Vishkin’s desktop supercomputer 11 years later: Over 750 parallel programmers at a single high school and more
Today, a typical home computer uses multiple processor cores (“multi-cores”). Their effective use by applications can benefit from harnessing the cores to jointly support the application. However, such parallel programming of multi-core machines is often too difficult.
With his research team, Professor Uzi Vishkin (ECE/UMIACS) introduced a desktop supercomputer concept in 1997 known as XMT, with intent to resolve parallel programming pains with a unique approach of using the parallel algorithmic theory to guide the design of (the hardware and software of) a computer system. Known as PRAM, the parallel algorithmic theory has been pioneered by Vishkin and other colleagues since 1980. By 2008, the XMT hardware and software prototype computer developed by Vishkin and his colleagues uses 64 parallel processors.
70 students at Thomas Jefferson High School for Science and Technology (TJHSST) in Alexandria, Virginia, have successfully programmed XMT this past spring. Since 2009, a total of 753 students at TJHSST alone have completed the course.
Computer Science and Mathematics teacher Shane Torbert has been teaching the annual course on parallel programming at TJHSST and has reported great success. The students of TJHSST agree.
“I liked how XMT involved a different way of thinking of how to approach problems,” says a student.
“XMT challenges our way of thinking. I would love to see the XMT portion of the course extended,” says another.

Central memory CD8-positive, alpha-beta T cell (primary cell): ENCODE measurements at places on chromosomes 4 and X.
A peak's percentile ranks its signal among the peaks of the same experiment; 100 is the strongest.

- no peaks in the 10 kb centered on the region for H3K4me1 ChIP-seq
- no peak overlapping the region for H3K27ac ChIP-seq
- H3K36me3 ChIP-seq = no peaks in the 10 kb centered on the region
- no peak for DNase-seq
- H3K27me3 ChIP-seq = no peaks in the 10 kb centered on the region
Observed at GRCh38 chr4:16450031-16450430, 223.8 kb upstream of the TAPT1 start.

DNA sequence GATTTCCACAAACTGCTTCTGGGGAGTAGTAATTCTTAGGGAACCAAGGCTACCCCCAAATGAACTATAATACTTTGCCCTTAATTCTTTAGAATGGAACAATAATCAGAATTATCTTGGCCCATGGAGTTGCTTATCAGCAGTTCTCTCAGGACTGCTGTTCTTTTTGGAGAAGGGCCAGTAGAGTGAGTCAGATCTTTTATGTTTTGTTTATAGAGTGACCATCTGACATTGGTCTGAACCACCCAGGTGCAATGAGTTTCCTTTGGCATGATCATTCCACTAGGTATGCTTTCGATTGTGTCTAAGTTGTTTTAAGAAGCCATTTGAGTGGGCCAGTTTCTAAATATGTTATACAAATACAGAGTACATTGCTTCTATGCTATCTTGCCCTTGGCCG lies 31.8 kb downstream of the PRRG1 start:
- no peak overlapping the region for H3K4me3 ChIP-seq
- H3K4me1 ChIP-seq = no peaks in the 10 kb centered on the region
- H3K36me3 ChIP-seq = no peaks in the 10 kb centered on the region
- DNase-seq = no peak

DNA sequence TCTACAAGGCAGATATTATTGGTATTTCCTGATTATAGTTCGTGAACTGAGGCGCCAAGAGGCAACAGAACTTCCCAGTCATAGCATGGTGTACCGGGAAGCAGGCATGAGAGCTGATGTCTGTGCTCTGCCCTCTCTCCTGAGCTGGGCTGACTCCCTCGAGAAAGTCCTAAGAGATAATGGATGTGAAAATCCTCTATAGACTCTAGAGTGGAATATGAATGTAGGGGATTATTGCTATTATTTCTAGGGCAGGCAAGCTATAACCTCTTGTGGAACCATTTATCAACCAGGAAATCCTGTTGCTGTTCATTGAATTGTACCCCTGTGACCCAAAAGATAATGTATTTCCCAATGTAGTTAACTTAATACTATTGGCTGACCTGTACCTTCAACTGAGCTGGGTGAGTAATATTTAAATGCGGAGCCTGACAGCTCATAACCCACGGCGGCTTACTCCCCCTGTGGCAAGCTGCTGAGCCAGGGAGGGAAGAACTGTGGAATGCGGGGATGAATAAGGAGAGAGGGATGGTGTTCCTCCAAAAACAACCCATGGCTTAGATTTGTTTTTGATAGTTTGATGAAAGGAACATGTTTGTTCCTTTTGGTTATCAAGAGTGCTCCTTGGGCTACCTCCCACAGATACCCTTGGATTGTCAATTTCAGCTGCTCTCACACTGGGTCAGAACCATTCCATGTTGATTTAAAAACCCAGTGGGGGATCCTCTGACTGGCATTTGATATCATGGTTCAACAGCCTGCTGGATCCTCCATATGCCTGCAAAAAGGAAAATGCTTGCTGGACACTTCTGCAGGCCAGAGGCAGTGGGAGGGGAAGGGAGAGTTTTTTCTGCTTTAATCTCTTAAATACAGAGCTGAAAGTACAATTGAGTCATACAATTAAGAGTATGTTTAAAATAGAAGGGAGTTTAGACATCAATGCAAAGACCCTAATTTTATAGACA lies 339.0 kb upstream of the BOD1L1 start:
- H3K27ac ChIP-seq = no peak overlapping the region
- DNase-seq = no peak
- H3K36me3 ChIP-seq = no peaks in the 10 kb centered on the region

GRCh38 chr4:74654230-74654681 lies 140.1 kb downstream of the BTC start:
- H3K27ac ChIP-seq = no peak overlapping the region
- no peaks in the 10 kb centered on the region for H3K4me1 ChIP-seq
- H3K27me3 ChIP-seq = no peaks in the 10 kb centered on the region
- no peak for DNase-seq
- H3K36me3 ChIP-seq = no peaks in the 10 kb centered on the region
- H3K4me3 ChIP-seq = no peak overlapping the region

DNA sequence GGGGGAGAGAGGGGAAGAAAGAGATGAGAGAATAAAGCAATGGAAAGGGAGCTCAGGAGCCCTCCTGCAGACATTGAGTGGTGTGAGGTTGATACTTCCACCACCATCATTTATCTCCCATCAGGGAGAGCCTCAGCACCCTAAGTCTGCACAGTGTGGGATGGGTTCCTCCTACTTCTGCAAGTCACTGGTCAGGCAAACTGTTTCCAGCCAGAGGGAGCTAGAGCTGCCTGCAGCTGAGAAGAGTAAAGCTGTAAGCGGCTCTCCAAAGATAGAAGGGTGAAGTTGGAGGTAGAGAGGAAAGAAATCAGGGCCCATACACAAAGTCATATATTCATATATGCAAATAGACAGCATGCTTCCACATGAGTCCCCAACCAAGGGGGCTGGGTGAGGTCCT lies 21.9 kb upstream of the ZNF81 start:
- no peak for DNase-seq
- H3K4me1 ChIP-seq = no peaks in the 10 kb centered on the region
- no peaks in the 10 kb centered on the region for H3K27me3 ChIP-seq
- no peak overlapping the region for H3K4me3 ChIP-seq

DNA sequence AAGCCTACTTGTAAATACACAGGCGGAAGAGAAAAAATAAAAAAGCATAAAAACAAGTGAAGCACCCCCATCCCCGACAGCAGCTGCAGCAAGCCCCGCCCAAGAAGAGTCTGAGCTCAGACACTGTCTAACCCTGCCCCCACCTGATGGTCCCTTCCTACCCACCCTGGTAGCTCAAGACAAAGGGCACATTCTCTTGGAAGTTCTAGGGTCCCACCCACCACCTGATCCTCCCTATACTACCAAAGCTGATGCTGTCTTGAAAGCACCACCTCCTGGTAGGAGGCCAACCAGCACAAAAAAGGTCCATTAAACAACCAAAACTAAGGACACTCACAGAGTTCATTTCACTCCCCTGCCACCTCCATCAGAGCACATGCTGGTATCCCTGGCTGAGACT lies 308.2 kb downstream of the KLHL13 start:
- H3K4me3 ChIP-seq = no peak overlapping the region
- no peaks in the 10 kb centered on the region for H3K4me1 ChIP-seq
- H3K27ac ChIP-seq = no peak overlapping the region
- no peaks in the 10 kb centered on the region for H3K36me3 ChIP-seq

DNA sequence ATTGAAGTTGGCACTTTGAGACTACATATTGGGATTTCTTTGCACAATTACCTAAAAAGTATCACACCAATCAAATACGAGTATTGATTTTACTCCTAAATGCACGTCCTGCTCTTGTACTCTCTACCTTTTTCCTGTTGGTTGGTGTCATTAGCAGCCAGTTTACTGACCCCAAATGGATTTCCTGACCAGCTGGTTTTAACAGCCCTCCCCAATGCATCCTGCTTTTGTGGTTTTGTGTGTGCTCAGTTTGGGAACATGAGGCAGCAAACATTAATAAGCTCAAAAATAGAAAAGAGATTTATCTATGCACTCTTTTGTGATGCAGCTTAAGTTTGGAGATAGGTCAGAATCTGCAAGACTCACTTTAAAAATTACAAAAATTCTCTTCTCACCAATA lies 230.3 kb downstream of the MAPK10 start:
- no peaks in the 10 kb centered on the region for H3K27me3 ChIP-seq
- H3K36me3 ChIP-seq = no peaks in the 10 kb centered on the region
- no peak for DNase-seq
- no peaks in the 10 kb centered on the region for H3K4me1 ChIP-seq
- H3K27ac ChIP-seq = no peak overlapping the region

70 students have enrolled in the course for the upcoming 2019-2020 academic year.
Additionally, a new development for the overall XMT effort was reported in this paper, which demonstrated that XMT can be programmed in a lock-step manner. The significance of this accomplishment comes in two flavors. Textbooks on (PRAM) parallel algorithms employ just one command: "pardo" in their pseudo-code for parallel algorithm. The new contribution is that this command alone is all that is needed from the parallel programmer. Namely, such pseudo-code can be imported as-is into the XMT parallel program. The surprising result is that such program achieves the same performance as the fastest hand-optimized threaded code, which is what XMT programmers had to produce prior to this work. Furthermore, quite a few of the most senior intellectual leaders of the community dismissed the PRAM theory as irrelevant for practice. “This recent accomplishment completely refutes their criticism,” says Prof. Vishkin.
Another 2018 paper points out (see Section 4) how design choices of commercial graphics processing units (GPUs) and multi-core processors involve closer similarity to XMT than prior generations of the same products.
Published July 23, 2019